The 5-Piece Vinyl Wrapped Door is an economical option for those looking to achieve the aesthetic of solid wood or smooth painted framed doors without the associated costs.

The construction of these doors is distinct from the 1-piece vinyl alternatives. Each segment of the 5-piece door is individually encased in vinyl, ensuring a comprehensive wrap that enhances the door’s seal and resistance to de-lamination.

Maintenance is straightforward with these doors; they can be kept clean with regular household cleaners. The vinyl surface is not only smooth but also resists staining, making it simple to maintain its pristine appearance with just a wipe.

While offering economic benefits and ease of maintenance, the range of colors available for vinyl wrapped doors tends to be more limited than that of painted doors.

Pros
  • Easy to clean
  • Cost effective
Cons
  • Limited door styles
  • Limited colours
  • Can be susceptible to moisture damage around sinks.
Availability
  • Framed (Shaker style)

Vinyl Wrapped Doors

Vinyl Wrapped Doors emerge as a pragmatic and affordable solution for kitchen cabinetry, incorporating an 18mm MDF core meticulously molded for detail, then enveloped in a vinyl sheet through a heat-activated adhesive process for a strong and enduring bond.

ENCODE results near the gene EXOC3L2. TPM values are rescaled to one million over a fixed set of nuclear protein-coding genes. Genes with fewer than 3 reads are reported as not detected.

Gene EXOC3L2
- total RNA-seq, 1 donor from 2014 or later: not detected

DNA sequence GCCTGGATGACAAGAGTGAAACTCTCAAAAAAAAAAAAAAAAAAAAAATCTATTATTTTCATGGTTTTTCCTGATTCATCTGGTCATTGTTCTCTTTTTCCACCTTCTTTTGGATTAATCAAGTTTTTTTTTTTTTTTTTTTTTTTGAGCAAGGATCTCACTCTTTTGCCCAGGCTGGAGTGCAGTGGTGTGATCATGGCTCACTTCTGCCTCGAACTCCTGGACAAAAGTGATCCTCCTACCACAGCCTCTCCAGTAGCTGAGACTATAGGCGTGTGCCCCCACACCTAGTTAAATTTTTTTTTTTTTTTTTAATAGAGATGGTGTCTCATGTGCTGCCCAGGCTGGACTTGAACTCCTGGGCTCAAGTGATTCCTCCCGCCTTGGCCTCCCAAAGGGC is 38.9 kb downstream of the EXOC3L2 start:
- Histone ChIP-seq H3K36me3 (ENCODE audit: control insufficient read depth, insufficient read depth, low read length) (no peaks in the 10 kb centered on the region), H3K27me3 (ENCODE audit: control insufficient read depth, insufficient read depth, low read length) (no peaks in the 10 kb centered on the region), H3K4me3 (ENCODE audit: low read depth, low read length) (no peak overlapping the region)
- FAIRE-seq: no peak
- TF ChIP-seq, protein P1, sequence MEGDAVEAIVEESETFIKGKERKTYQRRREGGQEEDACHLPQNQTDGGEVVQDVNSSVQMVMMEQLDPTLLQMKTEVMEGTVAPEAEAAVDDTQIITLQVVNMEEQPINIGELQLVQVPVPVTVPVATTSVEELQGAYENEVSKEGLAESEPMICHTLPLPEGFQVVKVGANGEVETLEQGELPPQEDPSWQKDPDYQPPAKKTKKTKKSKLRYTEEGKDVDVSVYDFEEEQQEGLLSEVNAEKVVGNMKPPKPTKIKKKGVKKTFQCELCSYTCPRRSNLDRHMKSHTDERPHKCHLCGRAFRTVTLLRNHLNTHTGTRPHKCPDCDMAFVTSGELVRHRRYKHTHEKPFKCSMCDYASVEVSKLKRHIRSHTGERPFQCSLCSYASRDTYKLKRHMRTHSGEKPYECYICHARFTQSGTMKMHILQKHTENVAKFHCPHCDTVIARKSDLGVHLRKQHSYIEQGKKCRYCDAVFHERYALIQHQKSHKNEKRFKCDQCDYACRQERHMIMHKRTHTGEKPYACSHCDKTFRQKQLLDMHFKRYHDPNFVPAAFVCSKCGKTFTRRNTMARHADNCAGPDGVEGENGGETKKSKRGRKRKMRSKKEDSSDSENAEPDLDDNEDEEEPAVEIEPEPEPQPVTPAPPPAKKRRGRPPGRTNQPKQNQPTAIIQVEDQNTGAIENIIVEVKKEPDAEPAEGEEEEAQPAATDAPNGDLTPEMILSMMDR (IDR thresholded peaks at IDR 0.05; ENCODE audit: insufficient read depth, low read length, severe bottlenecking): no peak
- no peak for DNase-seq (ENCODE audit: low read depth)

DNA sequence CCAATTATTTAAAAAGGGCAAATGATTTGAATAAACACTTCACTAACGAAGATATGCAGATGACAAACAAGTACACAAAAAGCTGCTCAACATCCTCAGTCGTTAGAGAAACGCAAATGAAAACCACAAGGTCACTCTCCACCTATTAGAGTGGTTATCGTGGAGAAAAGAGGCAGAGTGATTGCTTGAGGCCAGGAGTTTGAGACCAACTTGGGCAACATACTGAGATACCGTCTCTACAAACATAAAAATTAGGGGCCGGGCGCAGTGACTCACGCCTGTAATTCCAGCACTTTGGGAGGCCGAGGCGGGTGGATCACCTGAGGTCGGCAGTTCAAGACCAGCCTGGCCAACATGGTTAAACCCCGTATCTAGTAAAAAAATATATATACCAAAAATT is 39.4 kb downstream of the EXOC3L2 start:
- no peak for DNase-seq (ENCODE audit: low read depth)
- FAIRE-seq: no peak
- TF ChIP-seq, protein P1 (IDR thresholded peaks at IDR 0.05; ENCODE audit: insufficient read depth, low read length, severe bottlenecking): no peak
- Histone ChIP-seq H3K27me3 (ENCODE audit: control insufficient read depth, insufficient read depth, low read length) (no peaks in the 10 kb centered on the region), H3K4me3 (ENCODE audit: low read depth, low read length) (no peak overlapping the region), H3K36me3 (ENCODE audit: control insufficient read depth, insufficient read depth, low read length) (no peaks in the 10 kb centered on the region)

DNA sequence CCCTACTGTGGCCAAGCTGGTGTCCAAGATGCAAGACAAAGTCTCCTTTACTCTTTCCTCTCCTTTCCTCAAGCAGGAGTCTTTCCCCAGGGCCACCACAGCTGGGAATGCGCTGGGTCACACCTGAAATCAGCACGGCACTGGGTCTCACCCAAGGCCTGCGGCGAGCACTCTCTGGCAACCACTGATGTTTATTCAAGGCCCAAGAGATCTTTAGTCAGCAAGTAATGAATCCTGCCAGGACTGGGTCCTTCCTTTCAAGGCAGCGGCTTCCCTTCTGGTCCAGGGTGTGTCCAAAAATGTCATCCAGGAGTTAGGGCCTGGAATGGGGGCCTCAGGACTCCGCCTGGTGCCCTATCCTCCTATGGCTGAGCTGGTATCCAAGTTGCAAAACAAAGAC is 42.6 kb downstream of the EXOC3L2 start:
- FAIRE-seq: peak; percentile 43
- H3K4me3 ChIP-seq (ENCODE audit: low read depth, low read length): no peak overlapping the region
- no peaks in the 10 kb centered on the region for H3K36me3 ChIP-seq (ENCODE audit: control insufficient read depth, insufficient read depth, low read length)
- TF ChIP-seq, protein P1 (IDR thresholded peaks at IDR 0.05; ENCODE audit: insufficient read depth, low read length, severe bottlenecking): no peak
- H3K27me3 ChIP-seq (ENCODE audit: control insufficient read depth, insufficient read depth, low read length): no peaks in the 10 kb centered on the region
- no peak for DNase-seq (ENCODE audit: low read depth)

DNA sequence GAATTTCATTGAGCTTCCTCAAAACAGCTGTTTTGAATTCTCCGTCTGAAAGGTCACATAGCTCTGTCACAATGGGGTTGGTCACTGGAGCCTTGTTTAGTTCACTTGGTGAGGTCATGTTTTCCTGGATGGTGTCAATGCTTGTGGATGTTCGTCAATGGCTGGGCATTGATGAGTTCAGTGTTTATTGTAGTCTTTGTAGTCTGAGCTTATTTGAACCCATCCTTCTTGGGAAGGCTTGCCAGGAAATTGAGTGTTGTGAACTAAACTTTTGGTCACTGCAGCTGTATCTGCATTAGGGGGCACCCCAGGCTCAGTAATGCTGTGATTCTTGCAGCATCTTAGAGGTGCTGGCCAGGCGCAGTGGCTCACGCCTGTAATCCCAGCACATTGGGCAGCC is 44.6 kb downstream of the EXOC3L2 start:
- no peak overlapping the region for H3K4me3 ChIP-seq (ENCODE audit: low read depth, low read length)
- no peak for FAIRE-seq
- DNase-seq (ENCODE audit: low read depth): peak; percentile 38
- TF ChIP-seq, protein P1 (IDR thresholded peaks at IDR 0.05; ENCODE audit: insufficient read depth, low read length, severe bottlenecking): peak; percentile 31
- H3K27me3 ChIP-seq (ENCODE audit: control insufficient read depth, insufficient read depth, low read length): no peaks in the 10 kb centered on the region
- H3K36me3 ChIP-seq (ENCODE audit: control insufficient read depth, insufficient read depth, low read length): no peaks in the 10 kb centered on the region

These doors are an economical choice compared to their solid wood or smoothly painted counterparts, aligning well with budget-conscious individuals desiring a mix of style and affordability. Their prevalence in DIY stores and multiple retail outlets, along with availability in standard dimensions, underscores their appeal among homeowners engaged in self-managed kitchen updates.

Maintenance is straightforward, requiring only regular household cleaning solutions to keep the doors looking new. The vinyl surface is designed to resist stains and is effortless to clean, ensuring long-term aesthetic appeal and hygiene.

However, it’s important to note the somewhat restricted color palette when compared to painted doors. Additionally, the durability of vinyl wrapped doors can be affected by high temperatures; areas around dishwashers, ovens, and other heat-generating appliances may see an increased risk of glue deterioration and de-lamination over time.

Typically, the warranty for vinyl wrapped doors spans 5 to 6 years, a duration that reflects the anticipated lifespan and performance of the doors under normal kitchen conditions, including exposure to heat.

Vinyl wrapped is a kitchen door type that is used extensively in the replacement door market due to the ease of manufacturing special sizes on CNC machines.